Following the plan during a cyber incident.

Written by Steve Voller on 24th February 2019
Cyber Security

In the event that a breach or other cyber incident has been detected the plan needs to be utilised. In this article we will look at the key items that we should complete whilst we deal with this incident. 

Record Actions in a Time Line

Record the incident start time, remember you may need to report this event to the authorities such as the ICO and in this case there is a 72 hour window to evaluate the problem and prepare an initial report. Utilise a pre-prepared table to record your actions and key points as you go along. We use Excel and SharePoint for customers to record this information in a structured way.

Record everything in the time-line and ensure that it is in the correct order for future analysis. Information will flow in rapidly and having one member of the team assigned to recording the key actions and activities is essential.

Add key points in the time-line as you find them for both pre and post incident actions as you resolve the problem. The pre-incident items are the items that lead up to the breach or incident such as when phishing emails were received, forwarding rules, files deleted etc.

Collect and record as much information as possible during the investigation with the aim of answering the following:

  • Concise description of the incident
  • When and how the incident was detected?
  • When the incident occurred?
  • How the incident occurred?
  • The type of data and who is affected?
  • The number of records and data subjects involved?
  • The potential consequences and effects on the data subjects?
  • Impact to the business and possible recovery times?
  • Anyone notified about the incident such as affected data subjects?


Initial Response

The first step is to determine the nature of the incident and the immediate remediation to protect the systems and any data. If the system cannot be secured, then consider a temporary shutdown for user access and delay or stop the propagation of the incident whilst investigating.

In the event of data loss having a well practiced data recovery plan will speed up the recovery process. It is recommended that data recovery systems are proactively tested every month and a DR process practiced annually.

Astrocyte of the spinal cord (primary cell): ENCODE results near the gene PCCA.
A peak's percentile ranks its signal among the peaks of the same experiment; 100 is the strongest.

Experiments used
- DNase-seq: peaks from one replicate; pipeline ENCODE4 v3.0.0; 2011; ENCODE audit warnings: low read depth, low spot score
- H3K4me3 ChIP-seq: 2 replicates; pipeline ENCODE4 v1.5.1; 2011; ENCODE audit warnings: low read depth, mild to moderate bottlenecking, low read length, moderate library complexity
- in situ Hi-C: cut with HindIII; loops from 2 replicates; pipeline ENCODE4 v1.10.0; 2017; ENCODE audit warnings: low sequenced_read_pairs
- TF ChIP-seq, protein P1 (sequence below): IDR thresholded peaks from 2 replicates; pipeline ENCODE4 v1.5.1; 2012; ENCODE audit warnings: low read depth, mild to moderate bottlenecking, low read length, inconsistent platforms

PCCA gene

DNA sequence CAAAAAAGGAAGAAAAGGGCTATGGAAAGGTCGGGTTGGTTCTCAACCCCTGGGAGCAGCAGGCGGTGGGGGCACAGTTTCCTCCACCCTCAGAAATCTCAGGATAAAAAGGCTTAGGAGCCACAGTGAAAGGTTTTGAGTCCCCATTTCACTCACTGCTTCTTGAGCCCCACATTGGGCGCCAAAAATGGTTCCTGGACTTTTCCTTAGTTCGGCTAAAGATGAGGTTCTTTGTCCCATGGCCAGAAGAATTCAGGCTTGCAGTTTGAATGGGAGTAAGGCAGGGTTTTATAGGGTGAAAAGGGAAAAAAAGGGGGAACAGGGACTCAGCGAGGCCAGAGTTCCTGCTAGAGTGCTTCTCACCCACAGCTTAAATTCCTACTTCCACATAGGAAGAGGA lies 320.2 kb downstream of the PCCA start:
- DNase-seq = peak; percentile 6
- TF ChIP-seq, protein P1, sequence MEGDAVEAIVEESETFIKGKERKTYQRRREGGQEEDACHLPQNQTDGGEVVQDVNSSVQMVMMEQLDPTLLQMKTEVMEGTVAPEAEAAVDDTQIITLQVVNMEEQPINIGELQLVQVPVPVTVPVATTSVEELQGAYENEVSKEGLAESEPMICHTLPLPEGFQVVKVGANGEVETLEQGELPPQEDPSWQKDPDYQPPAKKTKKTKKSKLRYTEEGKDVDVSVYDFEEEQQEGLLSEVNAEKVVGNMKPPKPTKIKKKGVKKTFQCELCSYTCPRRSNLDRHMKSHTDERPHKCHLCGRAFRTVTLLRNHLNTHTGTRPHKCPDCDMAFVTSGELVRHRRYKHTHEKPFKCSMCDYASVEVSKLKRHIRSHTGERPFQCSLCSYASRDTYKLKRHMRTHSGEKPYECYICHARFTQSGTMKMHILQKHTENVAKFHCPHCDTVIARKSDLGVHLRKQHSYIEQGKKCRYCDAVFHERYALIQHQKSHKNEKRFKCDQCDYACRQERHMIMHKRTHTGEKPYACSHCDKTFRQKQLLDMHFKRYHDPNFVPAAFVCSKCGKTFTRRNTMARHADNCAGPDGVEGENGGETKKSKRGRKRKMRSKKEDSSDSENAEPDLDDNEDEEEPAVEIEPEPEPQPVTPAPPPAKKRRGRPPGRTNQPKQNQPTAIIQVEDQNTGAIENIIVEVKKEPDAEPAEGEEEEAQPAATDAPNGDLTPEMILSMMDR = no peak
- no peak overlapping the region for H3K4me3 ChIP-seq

In the event of a breach, the method of access and where possible any identifying features such as the attacking network addresses should be used to detect any further intrusions or attempts. This will require the ability to setup your firewalls to block and report anything from these addresses.

Be prepared for the breach to expand, the attacker will often try and compromise additional accounts so having the ability to look for additional breaches is essential. Review event logs and system alerts for signs of further compromise. This is assuming that you have enabled logging and have this capability, as we are talking about small businesses in this example then we are often limited to those logs that come as standard. Many companies use Office 365, we recommend that they implement at least some default alerts and rules. 

Once the incident is under control and the systems are secured, we can move forward and consider the follow up actions. 


Evaluate the risks to the business and any individuals (data subjects), under GDPR if the incident poses a risk to individuals then you need to report it. Having pre-prepared notification letters to contact affected parties and having previously reviewed the ICO reporting forms can save considerable time. 

It is necessary to evaluate the incident and determine whether it must be reported, the time line will be essential in this reporting so make sure the notes are concise and accurate.

Reports can be submitted via the phone or email to the ICO, typically the first response takes about a week and is followed up by instructions for either additional information or follow up actions. The same reporting form can be used to submit follow up reports.


Complete a post incident review and consider what needs to be changed to prevent future incidents. Having adequate technical resources is a requirement for GDPR and a failure can lead to a technical fine of up to 2% of the companies global turnover.Learning from any mistakes made and developing rugged and practical policies to protect the systems and data from further compromise is key. There is nothing new in this concept and quality management systems such as ISO9001 have encouraged this approach for many years.


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